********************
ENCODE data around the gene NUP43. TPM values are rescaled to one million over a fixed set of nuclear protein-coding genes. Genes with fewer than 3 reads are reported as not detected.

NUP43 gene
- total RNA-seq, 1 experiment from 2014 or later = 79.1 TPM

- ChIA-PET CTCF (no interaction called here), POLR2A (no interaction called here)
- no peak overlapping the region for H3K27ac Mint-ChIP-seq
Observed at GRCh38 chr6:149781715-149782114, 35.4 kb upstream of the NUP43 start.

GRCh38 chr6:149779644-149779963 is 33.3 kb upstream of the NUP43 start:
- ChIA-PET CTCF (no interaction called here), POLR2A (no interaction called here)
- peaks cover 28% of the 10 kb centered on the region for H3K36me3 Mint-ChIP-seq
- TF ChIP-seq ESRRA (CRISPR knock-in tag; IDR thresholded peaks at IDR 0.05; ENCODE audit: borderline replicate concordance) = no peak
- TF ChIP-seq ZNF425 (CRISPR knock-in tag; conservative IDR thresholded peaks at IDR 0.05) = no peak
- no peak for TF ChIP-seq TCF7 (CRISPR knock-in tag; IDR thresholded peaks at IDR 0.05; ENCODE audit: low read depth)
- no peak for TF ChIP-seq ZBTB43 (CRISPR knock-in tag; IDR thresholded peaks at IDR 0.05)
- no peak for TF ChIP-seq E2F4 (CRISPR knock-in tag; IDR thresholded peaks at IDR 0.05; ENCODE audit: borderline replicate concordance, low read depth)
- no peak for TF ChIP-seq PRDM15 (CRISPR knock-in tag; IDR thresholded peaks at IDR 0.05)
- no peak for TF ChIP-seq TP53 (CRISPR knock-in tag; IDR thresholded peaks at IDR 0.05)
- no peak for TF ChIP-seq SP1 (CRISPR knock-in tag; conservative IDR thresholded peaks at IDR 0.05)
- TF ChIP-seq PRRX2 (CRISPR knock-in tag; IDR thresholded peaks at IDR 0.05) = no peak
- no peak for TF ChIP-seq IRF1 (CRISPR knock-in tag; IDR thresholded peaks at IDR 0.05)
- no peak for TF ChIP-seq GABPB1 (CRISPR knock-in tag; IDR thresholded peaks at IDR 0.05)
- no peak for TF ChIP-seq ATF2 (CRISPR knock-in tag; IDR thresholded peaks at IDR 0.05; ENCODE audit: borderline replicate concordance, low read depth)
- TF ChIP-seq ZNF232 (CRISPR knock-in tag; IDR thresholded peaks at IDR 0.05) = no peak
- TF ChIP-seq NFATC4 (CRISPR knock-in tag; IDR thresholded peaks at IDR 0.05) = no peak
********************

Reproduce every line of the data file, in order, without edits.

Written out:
ENCODE data around the gene NUP43. TPM values are rescaled to one million over a fixed set of nuclear protein-coding genes. Genes with fewer than 3 reads are reported as not detected.

NUP43 gene
- total RNA-seq, 1 experiment from 2014 or later = 79.1 TPM

- ChIA-PET CTCF (no interaction called here), POLR2A (no interaction called here)
- no peak overlapping the region for H3K27ac Mint-ChIP-seq
Observed at GRCh38 chr6:149781715-149782114, 35.4 kb upstream of the NUP43 start.

GRCh38 chr6:149779644-149779963 is 33.3 kb upstream of the NUP43 start:
- ChIA-PET CTCF (no interaction called here), POLR2A (no interaction called here)
- peaks cover 28% of the 10 kb centered on the region for H3K36me3 Mint-ChIP-seq
- TF ChIP-seq ESRRA (CRISPR knock-in tag; IDR thresholded peaks at IDR 0.05; ENCODE audit: borderline replicate concordance) = no peak
- TF ChIP-seq ZNF425 (CRISPR knock-in tag; conservative IDR thresholded peaks at IDR 0.05) = no peak
- no peak for TF ChIP-seq TCF7 (CRISPR knock-in tag; IDR thresholded peaks at IDR 0.05; ENCODE audit: low read depth)
- no peak for TF ChIP-seq ZBTB43 (CRISPR knock-in tag; IDR thresholded peaks at IDR 0.05)
- no peak for TF ChIP-seq E2F4 (CRISPR knock-in tag; IDR thresholded peaks at IDR 0.05; ENCODE audit: borderline replicate concordance, low read depth)
- no peak for TF ChIP-seq PRDM15 (CRISPR knock-in tag; IDR thresholded peaks at IDR 0.05)
- no peak for TF ChIP-seq TP53 (CRISPR knock-in tag; IDR thresholded peaks at IDR 0.05)
- no peak for TF ChIP-seq SP1 (CRISPR knock-in tag; conservative IDR thresholded peaks at IDR 0.05)
- TF ChIP-seq PRRX2 (CRISPR knock-in tag; IDR thresholded peaks at IDR 0.05) = no peak
- no peak for TF ChIP-seq IRF1 (CRISPR knock-in tag; IDR thresholded peaks at IDR 0.05)
- no peak for TF ChIP-seq GABPB1 (CRISPR knock-in tag; IDR thresholded peaks at IDR 0.05)
- no peak for TF ChIP-seq ATF2 (CRISPR knock-in tag; IDR thresholded peaks at IDR 0.05; ENCODE audit: borderline replicate concordance, low read depth)
- TF ChIP-seq ZNF232 (CRISPR knock-in tag; IDR thresholded peaks at IDR 0.05) = no peak
- TF ChIP-seq NFATC4 (CRISPR knock-in tag; IDR thresholded peaks at IDR 0.05) = no peak